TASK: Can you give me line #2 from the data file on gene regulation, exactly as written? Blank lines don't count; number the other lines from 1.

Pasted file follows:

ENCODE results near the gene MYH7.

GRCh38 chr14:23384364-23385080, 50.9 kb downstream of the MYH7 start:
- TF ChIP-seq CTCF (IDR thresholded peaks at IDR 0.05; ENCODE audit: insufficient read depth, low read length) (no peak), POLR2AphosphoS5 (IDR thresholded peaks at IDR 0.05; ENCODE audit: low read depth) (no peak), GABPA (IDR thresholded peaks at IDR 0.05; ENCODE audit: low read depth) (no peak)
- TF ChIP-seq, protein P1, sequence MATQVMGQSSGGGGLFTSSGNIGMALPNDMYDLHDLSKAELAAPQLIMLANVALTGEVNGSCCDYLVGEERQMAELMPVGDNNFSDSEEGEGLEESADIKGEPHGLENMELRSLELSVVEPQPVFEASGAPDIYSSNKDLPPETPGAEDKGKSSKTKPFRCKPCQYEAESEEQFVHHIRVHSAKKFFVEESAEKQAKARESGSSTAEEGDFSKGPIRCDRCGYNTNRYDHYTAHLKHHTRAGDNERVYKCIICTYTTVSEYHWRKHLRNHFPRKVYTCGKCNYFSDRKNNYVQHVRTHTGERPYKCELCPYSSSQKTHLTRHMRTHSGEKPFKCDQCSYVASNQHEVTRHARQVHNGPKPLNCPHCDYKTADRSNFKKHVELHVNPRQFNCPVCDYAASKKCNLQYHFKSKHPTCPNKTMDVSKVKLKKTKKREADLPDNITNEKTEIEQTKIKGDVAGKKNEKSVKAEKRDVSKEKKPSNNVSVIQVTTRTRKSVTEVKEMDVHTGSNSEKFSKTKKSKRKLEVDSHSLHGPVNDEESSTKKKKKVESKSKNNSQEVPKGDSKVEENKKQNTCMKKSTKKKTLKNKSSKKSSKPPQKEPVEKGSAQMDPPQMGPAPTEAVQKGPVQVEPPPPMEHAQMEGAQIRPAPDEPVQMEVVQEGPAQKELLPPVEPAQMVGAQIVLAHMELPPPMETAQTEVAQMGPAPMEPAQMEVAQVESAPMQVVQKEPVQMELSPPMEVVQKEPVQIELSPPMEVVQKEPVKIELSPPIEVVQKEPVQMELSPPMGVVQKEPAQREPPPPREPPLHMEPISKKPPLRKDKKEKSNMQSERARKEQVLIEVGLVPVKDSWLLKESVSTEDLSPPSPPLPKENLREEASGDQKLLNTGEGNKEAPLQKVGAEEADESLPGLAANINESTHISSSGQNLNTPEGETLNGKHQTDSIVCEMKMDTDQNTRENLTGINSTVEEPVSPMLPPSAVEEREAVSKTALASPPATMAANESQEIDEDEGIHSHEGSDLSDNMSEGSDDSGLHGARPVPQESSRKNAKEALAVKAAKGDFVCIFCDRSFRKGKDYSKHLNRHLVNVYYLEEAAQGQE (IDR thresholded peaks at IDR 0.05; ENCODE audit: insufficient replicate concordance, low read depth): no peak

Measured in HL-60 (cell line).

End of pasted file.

GRCh38 chr14:23384364-23385080, 50.9 kb downstream of the MYH7 start: